Posts Tagged William C. Chase
Washington Bee publishes pamphlet of DC Emancipation Day speeches of Hon. Dr. Frederick Douglass 
In the twilight of a public career spanning more than a half-century, as one of the last old world abolitionist newspapermen breathing, Dr. Frederick Douglass took it upon himself to mentor a quarrelsome younger generation of correspondents and editors of the colored press that vacillated between admiration and antipathy for the former runaway fugitive slave editor.
Of the most pugnacious and confrontational voices within the leading class of Reconstruction journalists of the “colored press” Douglass embraced was native Washingtonian William Calvin Chase, Esq., publisher of the weekly Washington Bee from 1882 until his death in 1921.
Douglass and Chase had countless public disagreements over national and local politics, including the evolution of rival factions in the 1880s over the annual April celebration of Washington City’s Emancipation Day. Some years two parades would occur.
Not part of the modern mythomania advanced by Douglass scholars is the support Douglass directly and indirectly contributed to veterans organizations, relief associations, orphanages, churches, colleges, night schools and the local press, female press and black press during his more than a quarter-century of public life in Washington City.
Don’t believe the dishonorable and shameful lies of the disgraceful scandalmongering David Blight.
Since William Calvin Chase is not among the living to eviscerate Blight’s Pulitzer I will embrace the mandate as a contributing correspondent of Washington City’s modern black press corps.
The extra necessary seriousness of history today is due the extra necessary seriousness of properly and scholastically recognizing and uplifting the history and story of yesterday.
Get your pamphlets up. Study your lessons.
No mercy nor pardon will be afforded.
FOUR GREAT SPEECHES
HON. FRED. DOUGLASS.
The people of this country who desire to read the four great speeches of Hon. Fred. Douglass in pamphlet form can obtain them by sending 30 cents in postage stamps. The pamphlet will contain the Louisville speech, and the three great speeches delivered in this city April 16th, ’84, April 16th, ’85, April 16th, ’86.
The occasions being the anniversaries of the Emancipation of Slaves in the District of Columbia. For 30 cents in postage stamps a pamphlet will be sent to any address in the United States. Or we will send a copy of the BEE for one year and Mr. Douglass speeches for $2.20 ets.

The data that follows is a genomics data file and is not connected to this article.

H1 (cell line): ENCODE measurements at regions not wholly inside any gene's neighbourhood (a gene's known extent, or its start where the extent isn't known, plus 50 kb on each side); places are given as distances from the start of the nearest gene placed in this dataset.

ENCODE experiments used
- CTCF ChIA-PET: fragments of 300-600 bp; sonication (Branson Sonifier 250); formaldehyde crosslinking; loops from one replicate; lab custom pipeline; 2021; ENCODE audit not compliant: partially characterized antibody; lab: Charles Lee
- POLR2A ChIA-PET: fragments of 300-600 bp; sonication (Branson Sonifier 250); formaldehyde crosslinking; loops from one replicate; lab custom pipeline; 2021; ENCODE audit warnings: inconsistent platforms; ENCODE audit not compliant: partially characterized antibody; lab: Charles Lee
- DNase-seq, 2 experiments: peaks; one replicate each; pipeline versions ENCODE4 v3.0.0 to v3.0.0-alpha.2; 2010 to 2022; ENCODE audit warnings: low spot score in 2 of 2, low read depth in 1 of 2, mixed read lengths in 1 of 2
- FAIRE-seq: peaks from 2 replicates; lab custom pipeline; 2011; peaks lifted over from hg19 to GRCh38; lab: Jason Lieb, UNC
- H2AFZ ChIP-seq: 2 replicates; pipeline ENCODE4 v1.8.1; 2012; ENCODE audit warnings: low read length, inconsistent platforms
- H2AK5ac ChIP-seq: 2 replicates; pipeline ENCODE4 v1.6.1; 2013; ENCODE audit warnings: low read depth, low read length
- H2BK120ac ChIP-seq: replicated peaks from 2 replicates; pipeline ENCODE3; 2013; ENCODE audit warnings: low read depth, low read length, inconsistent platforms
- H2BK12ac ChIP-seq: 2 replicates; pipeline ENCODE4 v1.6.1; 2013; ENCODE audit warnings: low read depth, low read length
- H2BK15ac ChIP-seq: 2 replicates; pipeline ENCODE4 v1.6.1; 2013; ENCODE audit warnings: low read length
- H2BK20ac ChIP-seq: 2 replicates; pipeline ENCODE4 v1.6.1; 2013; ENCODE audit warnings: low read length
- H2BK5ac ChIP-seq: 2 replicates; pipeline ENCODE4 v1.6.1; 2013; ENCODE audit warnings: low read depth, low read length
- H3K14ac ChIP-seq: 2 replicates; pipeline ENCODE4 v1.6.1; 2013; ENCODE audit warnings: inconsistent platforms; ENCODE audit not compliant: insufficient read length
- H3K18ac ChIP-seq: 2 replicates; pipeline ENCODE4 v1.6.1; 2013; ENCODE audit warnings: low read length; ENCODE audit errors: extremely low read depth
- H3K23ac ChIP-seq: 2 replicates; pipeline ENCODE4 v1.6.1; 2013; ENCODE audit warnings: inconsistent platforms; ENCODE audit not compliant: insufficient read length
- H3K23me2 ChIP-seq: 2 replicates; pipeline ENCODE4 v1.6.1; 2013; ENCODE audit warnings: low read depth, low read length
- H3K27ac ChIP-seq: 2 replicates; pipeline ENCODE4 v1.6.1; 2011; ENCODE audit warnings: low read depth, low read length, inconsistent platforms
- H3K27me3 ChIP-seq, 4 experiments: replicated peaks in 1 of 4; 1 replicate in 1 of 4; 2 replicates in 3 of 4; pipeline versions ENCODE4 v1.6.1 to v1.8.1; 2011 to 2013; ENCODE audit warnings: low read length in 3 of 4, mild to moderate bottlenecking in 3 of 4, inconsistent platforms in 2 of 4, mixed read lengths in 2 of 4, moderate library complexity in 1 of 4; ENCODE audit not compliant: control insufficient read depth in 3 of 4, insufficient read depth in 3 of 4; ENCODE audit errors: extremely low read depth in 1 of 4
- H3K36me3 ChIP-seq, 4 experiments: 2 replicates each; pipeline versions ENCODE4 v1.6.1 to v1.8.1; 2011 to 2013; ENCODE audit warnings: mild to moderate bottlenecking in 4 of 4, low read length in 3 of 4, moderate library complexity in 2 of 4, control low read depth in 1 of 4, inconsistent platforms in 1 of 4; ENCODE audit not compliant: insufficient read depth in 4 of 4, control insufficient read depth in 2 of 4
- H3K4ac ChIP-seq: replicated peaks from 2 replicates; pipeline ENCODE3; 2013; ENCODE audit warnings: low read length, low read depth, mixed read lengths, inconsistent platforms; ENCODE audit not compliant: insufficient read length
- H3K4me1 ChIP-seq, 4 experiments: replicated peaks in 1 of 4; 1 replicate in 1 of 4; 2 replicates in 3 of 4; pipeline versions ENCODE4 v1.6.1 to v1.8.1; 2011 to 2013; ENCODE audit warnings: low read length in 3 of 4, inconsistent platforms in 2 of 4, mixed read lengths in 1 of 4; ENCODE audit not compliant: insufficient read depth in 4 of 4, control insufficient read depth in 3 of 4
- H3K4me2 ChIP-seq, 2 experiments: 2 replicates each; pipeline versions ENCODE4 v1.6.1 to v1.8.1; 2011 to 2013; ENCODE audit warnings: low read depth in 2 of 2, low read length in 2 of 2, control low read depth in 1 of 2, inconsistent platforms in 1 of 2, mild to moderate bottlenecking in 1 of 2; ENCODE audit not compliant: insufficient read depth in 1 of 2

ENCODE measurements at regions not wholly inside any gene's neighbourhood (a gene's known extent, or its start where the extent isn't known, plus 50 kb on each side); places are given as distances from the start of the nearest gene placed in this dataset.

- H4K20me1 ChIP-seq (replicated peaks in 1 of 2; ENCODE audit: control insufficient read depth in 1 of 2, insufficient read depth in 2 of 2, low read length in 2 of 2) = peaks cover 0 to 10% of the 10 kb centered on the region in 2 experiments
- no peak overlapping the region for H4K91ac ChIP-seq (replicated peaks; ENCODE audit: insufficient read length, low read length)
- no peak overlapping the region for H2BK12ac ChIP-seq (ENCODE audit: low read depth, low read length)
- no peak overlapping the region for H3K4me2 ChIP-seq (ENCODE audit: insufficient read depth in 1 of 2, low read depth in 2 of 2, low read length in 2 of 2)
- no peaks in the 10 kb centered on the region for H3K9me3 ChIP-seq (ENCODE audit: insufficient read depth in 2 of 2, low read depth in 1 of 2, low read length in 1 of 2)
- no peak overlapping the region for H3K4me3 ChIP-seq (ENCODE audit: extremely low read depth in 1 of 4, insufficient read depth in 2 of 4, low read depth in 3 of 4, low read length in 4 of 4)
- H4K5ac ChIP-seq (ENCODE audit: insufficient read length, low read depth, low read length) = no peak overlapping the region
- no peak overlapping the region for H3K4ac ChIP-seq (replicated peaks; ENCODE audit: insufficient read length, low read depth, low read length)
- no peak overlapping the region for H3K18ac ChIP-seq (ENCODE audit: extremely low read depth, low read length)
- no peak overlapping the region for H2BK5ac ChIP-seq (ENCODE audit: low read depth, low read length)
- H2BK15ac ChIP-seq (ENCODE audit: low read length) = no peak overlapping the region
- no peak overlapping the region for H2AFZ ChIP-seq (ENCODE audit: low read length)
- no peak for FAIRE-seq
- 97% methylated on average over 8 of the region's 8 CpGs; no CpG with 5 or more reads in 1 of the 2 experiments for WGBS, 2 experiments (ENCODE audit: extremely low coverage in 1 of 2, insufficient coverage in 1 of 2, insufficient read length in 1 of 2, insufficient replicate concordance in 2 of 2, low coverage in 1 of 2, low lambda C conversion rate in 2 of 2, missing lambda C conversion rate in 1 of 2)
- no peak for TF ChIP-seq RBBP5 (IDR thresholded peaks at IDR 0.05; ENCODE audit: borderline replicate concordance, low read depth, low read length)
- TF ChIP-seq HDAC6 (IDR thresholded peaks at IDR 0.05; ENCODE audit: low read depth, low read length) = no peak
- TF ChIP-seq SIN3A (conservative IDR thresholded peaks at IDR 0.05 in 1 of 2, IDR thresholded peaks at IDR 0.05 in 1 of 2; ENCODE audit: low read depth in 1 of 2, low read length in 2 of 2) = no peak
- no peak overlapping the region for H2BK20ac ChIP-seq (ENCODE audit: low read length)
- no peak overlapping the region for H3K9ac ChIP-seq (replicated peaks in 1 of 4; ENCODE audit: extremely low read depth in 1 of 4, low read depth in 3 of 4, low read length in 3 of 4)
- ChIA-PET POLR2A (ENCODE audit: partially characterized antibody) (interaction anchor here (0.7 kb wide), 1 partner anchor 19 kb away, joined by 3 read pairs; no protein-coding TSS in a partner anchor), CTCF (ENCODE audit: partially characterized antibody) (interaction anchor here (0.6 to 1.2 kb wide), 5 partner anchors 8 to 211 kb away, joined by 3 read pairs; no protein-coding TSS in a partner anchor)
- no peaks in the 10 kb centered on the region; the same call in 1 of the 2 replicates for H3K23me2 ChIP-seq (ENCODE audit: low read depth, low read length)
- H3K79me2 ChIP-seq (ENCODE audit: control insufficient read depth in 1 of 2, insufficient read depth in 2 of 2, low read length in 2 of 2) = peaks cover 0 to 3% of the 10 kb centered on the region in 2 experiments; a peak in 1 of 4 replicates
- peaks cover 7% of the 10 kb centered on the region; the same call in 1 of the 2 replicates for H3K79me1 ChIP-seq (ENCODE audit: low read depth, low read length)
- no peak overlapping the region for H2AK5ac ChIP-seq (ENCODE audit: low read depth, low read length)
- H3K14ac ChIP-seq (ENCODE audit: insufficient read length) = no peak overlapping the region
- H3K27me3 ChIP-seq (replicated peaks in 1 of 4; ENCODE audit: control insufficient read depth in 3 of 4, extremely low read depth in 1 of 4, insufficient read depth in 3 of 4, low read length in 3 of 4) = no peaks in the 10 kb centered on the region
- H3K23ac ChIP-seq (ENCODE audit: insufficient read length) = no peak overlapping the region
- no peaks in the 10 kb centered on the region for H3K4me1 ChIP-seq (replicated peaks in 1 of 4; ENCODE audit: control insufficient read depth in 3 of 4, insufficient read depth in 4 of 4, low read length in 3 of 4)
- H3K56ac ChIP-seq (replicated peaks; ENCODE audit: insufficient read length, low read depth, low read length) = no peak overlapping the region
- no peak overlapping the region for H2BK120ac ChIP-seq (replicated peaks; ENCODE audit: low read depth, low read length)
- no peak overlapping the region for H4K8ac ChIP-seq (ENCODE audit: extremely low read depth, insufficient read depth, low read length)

W. CALVIN CHASE,
Editors of the Beee 1109 I st. n.w.
Colored Press Convention meets at the Fifteenth Street Presbyterian Church w/ Frederick Douglass, William Calvin Chase, Ferdinand Barnett, T. Thomas Fortune, Richard T. Greener and others attend
If we are to celebrate Frederick Douglass’ Bicentennial I advance that we recognize the full measure of his life. Yes, he is known as a runaway slave who rose to advise more than a half-dozen United States Presidents but let us not be so limited in our understanding of Douglass. Lest us not forgot the lesser-known Douglass, such as editor Douglass.
Ranger Nate Johnson at the Frederick Douglass National Historic Site knows and has presented on Douglass as a journalist and an editor.
In our ongoing research on Douglass, we are continuously interested in his unsung and largely unknown role as Editor Emeritus of the Colored Press (today known as the Black Press).
One small item we found in a June 1882 edition of the National Republican lists Douglass in attendance of the second day of proceedings for the Colored Press Convention at the Fifteenth Street Presbyterian Church, near 15th and R Streets NW. This was Rev. Grimke’s home church.
Other journalists attending were T. Thomas Fortune, Benjamin T. Tanner (founder of the Christian Recorder), Ferdinand L. Barnett, William C. Chase of the Washington Bee, W. A. Pledger of Atlanta and Richard T. Greener, a past editor and contributor to the New National Era.
Library of Congress, Prints & Photographs; Call Number: LOT 11303
Immediately drop what you are doing and stop with the “No struggle, no progress,” cliched sloganeering of Frederick Douglass. Study Douglass. Research Douglass. Know who he ran with and knocked heads with. Stop disgracing his lived legacy by reducing his more than half-century worth of grinding to a singular expression much like Dr. King and “I have a Dream…”
Get up on game. Know the public and private battles of “Old Man Eloquent” and William Calvin Chase.
If I hear one more random person say, “As Frederick Douglass said, ‘If there is no struggle, there is no progress.'” I am going to get on my William Calvin Chase and downright act a dignified and intellectual fool up in the place.
Frederick Douglass Papers, Manuscripts: 1888, Jan. – Feb., Image 5